It is the cold counterpart to El Nino. La Niña is characterized by unusually cold ocean temperatures in the Equatorial Pacific, compared to El Niño, which is characterized by unusually warm ocean temperatures in the Equatorial Pacific.
The coupled atmosphere-ocean phenomenon known as El Niño is frequently followed by a period of normal conditions in the equatorial Pacific Ocean. Sometimes, but not always, El Niño conditions give way to the other extreme of the El Niño-Southern Oscillation (ENSO) cycle. This cold counterpart to El Niño is known as La Niña, Spanish for “the girl child.”
La Niña is defined as cooler than normal sea-surface temperatures in the central and eastern tropical Pacific ocean that impact global weather patterns. La Niña conditions recur every few years and can persist for as long as two years. It can be thought of as the opposite of el nino. Both terms refer to large-scale changes in sea-surface temperature across the eastern tropical Pacific. Usually, sea-surface readings off South America’s west coast range from the 60s to 70s F, while they exceed 80 degrees F in the “warm pool” located in the central and western Pacific. This warm pool expands to cover the tropics during El Niño, but during La Niña, the easterly trade winds strengthen and cold upwelling along the equator and the West coast of South America intensifies. Sea-surface temperatures along the equator can fall as much as 7 degrees F below normal.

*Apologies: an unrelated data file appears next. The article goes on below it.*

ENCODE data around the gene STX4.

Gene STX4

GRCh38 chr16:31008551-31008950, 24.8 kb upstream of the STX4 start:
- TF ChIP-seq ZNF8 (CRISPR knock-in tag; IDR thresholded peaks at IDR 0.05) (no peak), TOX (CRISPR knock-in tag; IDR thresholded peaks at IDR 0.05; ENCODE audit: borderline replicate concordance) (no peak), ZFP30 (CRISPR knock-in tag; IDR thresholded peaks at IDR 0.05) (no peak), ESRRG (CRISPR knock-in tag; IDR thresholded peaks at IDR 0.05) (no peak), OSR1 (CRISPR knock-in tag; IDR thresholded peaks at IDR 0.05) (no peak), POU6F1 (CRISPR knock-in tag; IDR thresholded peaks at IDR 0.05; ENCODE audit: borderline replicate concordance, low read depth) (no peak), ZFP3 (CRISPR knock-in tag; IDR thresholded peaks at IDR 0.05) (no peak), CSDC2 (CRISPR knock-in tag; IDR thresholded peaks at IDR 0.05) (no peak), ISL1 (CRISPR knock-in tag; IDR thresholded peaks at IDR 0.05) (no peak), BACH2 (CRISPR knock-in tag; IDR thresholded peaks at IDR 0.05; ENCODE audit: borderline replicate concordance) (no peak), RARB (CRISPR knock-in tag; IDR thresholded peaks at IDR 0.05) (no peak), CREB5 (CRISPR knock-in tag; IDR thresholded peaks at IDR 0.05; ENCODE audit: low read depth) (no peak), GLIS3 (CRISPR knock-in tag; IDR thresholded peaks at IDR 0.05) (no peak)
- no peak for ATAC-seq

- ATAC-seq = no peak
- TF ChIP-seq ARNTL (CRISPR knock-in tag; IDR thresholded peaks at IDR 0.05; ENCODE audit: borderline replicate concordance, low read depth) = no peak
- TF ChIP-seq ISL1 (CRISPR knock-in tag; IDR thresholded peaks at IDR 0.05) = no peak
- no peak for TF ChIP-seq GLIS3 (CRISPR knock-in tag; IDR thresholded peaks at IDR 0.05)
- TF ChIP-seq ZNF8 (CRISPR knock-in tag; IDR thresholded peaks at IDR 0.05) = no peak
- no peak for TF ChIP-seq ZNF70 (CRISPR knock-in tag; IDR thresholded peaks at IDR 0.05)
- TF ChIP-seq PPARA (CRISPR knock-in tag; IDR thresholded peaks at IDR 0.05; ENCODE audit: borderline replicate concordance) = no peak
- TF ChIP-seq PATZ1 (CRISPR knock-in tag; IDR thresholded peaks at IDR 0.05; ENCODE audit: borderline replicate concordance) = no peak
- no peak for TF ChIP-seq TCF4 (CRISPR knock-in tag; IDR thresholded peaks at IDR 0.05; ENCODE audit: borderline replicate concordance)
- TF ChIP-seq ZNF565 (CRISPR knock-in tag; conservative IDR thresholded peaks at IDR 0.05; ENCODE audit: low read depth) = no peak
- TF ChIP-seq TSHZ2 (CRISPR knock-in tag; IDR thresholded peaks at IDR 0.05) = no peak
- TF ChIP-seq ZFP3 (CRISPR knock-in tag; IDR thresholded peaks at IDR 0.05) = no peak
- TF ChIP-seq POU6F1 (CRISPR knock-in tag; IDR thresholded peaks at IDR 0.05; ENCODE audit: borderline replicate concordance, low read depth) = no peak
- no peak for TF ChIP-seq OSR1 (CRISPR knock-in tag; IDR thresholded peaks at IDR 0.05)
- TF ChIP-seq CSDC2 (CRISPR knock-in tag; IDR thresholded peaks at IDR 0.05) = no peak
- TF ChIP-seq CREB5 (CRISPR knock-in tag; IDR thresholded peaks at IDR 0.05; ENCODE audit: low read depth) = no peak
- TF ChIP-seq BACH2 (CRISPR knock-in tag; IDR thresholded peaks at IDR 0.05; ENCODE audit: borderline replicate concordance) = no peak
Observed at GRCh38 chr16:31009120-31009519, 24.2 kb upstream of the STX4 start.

Typically, a La Niña is preceded by a buildup of cooler-than-normal subsurface waters in the tropical Pacific. Eastward-moving atmospheric and oceanic waves help bring the cold water to the surface through a complex series of events still being studied. In time, the easterly trade winds strengthen, cold upwelling off Peru and Ecuador intensifies, and sea-surface temperatures (SSTs) drop below normal. During the 1988- 89 La Niña, SSTs fell to as much as 4 degrees C (7 degrees F) below normal. Both La Niña and El Niñq tend to peak during the Northern Hemisphere winter.
Unlike El Nino, which is described as having atypically warm ocean temperatures in the Equatorial Pacific, La Nina harbors atypically cold ocean temperatures in this same region and occurs less frequently.
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